Would you play in a game that was kind of Mouse Guard meets Rendezvous with Rama?
Basically, a colony ship built to human scale and of questionable origin, populated by intelligent mice or other such creatures.
I'm still thinking about the details, but I'm thinking the backstory would probably be something in a Stephen Baxter style, where the inhabitants were originally humans/humanoid aliens/whatever and reengineered themselves into tiny creatures in response to a societal collapse in order to survive.
I would play the shit out of that. Have the humans who ran the ship degenerating due to some horrible radiation that also started making the lab rats smart. Lab creatures escape and start to form social groups over generations, the humans become lumbering monsters manning the ship through hideous rituals they no longer understand that take place in the background while the forming tribes of smart-mice scavenge and explore the ship.
>One human not only survived, but became even more intelligent and strong.
>He attempts to figure out how to redirect the ship while coming to terms with the rest of the ship going mad.
>Due to the lifespan of mice going from one to five years, he becomes known as the Griever over the course of a decade, and is slowly becoming more and more unhinged.
>He sees the mice acting strangely as signs of his madness, and seeks to destroy them as a result.
>lumbering monsters manning the ship through hideous rituals they no longer understand
I kind of get some Vangers vibes from this. You ever play that game? It's hard to explain how weird/engaging it is.
The backstory includes a species made out of the combination of humans and aliens by uncontrolled bioweapons, with somewhat humanlike intelligence but compelled into ritual cycles by twisted hive alien instincts.
I did play Vangers. The top down race combat rpg thing? Disregard Ellopods, obtain beebes. That was a strange ass game. I put the sound track on a tape and sped it up to make really primitive fast electronic music when I was a kid.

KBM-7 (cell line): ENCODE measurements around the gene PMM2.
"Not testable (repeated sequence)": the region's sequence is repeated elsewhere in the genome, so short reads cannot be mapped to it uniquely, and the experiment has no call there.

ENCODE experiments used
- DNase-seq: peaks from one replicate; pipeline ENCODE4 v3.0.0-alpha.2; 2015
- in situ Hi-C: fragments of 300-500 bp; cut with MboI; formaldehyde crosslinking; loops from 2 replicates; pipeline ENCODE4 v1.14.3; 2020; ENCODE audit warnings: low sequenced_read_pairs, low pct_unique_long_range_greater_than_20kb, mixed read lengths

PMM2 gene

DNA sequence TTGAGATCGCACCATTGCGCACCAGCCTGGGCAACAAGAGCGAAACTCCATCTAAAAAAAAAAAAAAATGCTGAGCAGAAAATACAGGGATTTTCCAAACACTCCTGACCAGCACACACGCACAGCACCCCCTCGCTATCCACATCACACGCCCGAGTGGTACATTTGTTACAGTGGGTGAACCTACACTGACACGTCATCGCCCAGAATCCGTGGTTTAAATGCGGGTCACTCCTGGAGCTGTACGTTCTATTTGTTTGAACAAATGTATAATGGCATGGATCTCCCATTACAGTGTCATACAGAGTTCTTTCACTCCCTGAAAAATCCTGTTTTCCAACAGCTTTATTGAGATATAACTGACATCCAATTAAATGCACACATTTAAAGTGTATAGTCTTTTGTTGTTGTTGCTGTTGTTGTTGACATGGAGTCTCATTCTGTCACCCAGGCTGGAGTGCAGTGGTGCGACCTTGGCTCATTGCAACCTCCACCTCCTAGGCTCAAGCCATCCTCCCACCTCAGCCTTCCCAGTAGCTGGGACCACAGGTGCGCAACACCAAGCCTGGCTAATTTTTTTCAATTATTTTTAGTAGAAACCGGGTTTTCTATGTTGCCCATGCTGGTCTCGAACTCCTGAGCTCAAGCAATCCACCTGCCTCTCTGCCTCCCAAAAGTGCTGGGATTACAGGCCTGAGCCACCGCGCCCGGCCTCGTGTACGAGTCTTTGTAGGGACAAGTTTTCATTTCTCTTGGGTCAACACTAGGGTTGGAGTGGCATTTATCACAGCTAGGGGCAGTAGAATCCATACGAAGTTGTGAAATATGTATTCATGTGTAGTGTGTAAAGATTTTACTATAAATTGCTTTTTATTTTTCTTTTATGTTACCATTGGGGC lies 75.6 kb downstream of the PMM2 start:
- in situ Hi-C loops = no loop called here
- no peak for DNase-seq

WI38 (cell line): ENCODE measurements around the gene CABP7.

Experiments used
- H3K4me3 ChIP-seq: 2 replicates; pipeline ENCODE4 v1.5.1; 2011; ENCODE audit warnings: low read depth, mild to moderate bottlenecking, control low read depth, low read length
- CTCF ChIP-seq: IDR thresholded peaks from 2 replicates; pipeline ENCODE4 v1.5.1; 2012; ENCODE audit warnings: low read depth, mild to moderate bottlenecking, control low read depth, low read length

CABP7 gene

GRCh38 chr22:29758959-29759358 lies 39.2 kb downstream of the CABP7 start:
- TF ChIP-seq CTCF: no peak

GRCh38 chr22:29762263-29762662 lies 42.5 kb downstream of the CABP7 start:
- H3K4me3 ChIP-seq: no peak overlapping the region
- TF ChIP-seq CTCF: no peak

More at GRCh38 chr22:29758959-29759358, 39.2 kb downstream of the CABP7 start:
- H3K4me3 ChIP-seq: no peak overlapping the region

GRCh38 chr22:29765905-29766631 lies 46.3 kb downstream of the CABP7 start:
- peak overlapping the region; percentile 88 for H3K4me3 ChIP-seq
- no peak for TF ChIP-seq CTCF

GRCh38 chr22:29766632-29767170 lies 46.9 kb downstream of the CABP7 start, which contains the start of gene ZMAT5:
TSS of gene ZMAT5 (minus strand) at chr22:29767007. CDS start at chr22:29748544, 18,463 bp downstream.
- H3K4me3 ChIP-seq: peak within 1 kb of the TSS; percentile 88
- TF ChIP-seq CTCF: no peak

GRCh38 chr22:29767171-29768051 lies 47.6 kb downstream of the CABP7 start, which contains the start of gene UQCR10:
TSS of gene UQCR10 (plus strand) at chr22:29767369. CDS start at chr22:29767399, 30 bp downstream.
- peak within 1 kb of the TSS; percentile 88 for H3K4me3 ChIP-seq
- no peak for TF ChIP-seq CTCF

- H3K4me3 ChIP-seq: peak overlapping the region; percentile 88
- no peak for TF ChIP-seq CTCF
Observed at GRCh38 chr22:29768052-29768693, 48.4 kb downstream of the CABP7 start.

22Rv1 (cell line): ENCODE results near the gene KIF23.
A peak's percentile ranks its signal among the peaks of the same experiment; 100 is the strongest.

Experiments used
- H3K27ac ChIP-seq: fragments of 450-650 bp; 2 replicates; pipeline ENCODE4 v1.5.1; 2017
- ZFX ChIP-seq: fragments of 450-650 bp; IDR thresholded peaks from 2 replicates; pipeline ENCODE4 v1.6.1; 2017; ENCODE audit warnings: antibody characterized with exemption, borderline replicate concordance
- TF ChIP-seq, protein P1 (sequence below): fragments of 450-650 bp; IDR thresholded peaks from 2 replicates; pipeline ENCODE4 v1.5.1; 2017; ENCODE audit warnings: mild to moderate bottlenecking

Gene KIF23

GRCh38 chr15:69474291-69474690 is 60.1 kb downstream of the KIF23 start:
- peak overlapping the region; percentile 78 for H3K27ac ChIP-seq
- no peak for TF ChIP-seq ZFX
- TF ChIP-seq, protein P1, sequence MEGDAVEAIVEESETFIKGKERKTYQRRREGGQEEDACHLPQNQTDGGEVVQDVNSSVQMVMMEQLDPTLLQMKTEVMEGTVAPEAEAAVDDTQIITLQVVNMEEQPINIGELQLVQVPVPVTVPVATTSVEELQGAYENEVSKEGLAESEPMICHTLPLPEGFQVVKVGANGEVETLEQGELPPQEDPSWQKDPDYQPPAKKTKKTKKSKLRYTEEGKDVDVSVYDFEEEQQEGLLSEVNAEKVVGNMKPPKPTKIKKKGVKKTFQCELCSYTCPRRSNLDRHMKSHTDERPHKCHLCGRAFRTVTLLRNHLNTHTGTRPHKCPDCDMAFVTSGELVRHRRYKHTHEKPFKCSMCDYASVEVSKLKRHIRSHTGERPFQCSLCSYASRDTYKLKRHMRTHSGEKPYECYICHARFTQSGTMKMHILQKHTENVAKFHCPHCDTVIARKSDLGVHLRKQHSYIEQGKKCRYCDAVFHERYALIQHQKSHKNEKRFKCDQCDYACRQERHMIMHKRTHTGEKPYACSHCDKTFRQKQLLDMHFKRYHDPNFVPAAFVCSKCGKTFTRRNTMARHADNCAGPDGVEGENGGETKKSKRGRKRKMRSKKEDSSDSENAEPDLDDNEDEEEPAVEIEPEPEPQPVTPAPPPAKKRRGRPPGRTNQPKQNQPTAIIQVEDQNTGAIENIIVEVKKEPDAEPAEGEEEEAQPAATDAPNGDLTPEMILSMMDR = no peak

I was also thinking an old scifi book The Ballad Of Beta-2 by delany.
You know what else is on a spaceship? Robots.
You know what tiny creatures like mice can do? Climb inside robots.
Gentlemen, we have the technology. We can put a mouse inside a mecha, in space.
>One quick Google search for "Rendesvous with Rama" later.
Holy dick that sounds so fucking tight. I've already wanted to play in Mouse Guard as is. Putting them in space to explore a fuck-huge starship is just- I don't even know. Do that shit, yo.
I'm wondering if Mouse Guard mechanics would work. The "seasons" kind of thing could work for the general scale of stuff, but I'm wondering if it would need to be tighter/more detail to work a bit better with scifi themes.
Joke option: GURPS Lilliput base rules
That'd be neat, but I'd personally nix the idea of making them having been human/aliens or whatever. Just make a setting with smart mice who discover some weird shit. Because I figure it'd be pretty fucking silly trying to explain why humanoid beings would ever find a reason to turn themselves into creatures less capable of tool use and other disadvantages willingly.
To crib from Vangers, the weird decedents of humans had seasons that were integrated into their cultural practices as well as reproduction, eggs and larva being raced from one end of the world to the other, often named after old human words. The space ship the mice are on could have seasons based on rotation of the ship, or cold seasons when the insulation wiring starts to fail and they go on a quest to stop the long winter that effects even the manbeasts.
Dust by Elizabeth Bear is probably a decent example of a decaying world ship with semi understood technology and odd cultural practices as a result.
If going that far, I'd make them weird Mote in God's Eye-style mutants or something rather than human, with ambiguity as to whether they were ever human at all, or if the mice have somehow ended up inhabiting part of an alien ship.